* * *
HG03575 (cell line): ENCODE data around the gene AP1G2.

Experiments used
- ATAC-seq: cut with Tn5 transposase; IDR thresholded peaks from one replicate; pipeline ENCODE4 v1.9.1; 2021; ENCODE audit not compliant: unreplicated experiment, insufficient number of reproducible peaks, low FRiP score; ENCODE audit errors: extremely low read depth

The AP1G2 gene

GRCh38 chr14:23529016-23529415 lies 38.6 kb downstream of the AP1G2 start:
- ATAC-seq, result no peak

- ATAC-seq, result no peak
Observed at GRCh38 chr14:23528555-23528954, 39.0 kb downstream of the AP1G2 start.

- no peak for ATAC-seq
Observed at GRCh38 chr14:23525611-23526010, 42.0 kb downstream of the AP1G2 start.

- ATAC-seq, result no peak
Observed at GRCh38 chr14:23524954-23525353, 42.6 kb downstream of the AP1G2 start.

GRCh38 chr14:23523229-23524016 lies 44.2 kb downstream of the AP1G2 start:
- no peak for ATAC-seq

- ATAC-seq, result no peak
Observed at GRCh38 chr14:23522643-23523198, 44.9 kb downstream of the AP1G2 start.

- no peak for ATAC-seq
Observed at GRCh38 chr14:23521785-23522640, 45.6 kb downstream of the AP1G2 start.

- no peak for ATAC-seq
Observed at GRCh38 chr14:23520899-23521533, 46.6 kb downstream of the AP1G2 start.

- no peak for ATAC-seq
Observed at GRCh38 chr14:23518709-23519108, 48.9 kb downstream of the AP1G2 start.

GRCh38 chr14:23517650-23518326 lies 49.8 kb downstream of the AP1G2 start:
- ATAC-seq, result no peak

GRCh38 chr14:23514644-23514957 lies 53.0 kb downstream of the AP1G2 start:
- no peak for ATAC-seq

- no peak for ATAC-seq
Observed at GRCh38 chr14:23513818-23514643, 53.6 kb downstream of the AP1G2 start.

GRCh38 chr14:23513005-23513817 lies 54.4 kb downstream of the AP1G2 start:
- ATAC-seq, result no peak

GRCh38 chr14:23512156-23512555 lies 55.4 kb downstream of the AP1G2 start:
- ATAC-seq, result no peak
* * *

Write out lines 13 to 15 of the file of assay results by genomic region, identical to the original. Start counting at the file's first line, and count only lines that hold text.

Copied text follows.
GRCh38 chr14:23523229-23524016 lies 44.2 kb downstream of the AP1G2 start:
- no peak for ATAC-seq

- ATAC-seq, result no peak